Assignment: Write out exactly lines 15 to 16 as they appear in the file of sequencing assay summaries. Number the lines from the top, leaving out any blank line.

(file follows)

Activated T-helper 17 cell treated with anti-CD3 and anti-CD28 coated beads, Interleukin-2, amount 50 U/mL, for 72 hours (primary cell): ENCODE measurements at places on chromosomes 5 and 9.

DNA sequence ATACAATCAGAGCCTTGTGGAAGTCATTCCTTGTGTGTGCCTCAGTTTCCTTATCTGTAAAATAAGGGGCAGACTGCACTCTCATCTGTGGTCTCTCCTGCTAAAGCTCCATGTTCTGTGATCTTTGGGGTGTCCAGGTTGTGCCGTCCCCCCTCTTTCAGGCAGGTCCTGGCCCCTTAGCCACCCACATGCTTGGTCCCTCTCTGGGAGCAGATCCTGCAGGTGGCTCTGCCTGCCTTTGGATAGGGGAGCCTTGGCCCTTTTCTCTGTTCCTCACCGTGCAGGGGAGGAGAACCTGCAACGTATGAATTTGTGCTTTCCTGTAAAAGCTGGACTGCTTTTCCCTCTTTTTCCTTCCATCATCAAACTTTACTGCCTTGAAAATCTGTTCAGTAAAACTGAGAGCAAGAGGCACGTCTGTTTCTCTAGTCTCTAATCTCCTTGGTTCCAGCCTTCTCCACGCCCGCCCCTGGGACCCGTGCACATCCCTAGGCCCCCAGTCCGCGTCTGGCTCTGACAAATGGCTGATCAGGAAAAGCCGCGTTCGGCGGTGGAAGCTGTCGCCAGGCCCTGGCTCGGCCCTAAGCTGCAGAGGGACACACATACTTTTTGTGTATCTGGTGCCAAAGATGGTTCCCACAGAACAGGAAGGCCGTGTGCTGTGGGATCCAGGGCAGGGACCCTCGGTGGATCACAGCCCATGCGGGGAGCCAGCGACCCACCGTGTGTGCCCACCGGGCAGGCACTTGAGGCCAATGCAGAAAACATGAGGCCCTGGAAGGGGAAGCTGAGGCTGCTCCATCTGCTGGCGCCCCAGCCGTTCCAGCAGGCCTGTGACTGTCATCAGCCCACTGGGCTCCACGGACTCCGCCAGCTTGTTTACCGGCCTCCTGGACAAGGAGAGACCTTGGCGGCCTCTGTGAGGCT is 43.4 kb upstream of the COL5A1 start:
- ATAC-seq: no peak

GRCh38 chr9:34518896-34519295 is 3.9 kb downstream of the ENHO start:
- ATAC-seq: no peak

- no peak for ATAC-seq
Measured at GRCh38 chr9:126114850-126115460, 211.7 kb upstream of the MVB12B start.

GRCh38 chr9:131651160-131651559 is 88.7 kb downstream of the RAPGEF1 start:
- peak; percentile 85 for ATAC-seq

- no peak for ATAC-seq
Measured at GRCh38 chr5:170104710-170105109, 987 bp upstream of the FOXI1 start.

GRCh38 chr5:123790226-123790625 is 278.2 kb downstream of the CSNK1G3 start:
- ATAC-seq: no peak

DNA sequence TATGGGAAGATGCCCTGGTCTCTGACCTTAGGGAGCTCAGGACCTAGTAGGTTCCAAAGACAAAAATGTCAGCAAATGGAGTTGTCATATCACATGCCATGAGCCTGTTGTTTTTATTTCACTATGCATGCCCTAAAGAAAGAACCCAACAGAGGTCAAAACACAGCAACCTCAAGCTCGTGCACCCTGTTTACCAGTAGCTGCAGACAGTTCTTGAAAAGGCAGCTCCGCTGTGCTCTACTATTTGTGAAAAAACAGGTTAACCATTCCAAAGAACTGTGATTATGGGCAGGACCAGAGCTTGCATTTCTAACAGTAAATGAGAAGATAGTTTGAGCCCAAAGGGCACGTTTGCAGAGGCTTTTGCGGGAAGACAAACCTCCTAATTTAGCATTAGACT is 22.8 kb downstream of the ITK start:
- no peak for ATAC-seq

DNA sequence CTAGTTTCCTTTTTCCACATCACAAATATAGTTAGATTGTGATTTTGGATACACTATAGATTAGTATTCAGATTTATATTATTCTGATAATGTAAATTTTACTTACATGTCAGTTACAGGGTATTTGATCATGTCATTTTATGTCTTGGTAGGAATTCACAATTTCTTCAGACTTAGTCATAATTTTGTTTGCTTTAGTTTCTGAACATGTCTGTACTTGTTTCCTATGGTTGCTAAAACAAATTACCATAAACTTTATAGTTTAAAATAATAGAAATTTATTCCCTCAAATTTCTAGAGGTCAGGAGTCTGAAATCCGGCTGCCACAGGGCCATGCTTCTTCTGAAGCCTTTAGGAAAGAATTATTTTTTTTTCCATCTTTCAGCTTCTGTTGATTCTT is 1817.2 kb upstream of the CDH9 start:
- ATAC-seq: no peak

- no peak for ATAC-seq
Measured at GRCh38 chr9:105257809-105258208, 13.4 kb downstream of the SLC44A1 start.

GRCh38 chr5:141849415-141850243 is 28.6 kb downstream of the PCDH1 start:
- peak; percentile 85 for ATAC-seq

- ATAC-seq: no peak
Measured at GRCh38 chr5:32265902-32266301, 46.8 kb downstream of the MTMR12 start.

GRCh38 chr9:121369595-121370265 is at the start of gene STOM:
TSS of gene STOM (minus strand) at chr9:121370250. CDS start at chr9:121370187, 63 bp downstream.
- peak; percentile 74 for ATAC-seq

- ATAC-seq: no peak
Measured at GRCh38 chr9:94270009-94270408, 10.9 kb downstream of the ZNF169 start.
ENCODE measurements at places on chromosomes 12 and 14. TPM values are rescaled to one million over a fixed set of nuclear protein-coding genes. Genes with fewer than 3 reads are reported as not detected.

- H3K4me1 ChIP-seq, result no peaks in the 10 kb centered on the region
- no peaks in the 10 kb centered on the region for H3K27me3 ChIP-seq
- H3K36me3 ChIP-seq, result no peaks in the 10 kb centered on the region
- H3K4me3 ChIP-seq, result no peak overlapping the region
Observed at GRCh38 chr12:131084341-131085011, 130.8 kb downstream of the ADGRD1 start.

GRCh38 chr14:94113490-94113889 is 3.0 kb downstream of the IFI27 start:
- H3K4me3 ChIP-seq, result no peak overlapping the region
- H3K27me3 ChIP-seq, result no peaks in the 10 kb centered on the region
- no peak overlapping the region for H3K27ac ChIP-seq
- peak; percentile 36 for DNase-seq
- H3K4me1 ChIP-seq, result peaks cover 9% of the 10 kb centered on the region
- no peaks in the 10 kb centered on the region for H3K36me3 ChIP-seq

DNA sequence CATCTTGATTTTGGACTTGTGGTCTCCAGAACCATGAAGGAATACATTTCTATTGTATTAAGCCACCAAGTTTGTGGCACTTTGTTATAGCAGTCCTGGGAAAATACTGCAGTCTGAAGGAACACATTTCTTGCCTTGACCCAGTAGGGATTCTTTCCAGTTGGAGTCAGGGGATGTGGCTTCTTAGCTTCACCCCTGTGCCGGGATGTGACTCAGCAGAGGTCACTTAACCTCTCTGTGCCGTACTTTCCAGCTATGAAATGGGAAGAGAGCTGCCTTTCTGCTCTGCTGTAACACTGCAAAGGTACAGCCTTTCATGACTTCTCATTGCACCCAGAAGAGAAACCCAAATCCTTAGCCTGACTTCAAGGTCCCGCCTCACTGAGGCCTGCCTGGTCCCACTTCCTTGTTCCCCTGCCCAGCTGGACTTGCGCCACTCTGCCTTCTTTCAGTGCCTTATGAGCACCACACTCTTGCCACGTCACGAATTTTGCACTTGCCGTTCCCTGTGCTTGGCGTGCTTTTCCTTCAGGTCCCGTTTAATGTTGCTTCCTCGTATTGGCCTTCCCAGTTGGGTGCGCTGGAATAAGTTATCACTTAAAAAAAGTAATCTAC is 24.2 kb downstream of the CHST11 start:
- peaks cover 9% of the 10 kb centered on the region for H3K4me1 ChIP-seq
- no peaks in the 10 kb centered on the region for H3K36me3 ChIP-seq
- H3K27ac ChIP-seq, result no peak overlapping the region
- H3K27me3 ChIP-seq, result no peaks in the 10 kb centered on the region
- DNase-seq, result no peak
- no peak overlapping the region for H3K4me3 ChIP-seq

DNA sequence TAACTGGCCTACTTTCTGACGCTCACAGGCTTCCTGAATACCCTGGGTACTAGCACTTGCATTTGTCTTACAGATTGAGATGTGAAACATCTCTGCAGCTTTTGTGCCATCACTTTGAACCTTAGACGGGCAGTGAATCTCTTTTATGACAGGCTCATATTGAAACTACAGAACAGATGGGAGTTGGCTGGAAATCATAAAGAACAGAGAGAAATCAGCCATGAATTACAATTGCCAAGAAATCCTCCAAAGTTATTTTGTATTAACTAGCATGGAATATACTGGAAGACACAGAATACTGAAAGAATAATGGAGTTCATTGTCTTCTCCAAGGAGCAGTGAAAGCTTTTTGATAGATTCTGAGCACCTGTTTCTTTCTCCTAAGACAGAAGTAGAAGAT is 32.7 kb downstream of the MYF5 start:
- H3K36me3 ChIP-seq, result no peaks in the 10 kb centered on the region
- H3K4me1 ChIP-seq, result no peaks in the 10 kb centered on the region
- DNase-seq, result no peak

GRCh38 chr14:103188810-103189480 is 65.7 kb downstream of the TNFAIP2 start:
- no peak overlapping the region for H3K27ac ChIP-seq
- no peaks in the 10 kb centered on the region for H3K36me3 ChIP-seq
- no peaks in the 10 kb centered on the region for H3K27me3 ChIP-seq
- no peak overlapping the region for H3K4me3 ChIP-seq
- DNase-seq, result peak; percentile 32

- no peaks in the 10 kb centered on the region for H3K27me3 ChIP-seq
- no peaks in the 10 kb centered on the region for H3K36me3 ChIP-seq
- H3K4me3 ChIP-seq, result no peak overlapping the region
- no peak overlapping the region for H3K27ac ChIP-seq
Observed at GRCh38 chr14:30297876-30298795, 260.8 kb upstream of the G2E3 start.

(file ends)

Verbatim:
- no peak for ATAC-seq

DNA sequence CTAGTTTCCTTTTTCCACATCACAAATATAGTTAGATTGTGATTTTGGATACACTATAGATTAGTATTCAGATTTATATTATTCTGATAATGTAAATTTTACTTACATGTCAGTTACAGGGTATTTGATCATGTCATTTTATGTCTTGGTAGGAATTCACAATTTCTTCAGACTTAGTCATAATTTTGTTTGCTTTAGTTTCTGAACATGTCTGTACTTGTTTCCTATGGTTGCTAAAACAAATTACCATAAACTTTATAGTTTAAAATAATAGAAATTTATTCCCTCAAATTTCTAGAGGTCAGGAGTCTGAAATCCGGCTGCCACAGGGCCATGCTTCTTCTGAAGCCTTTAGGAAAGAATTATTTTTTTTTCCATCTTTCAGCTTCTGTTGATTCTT is 1817.2 kb upstream of the CDH9 start: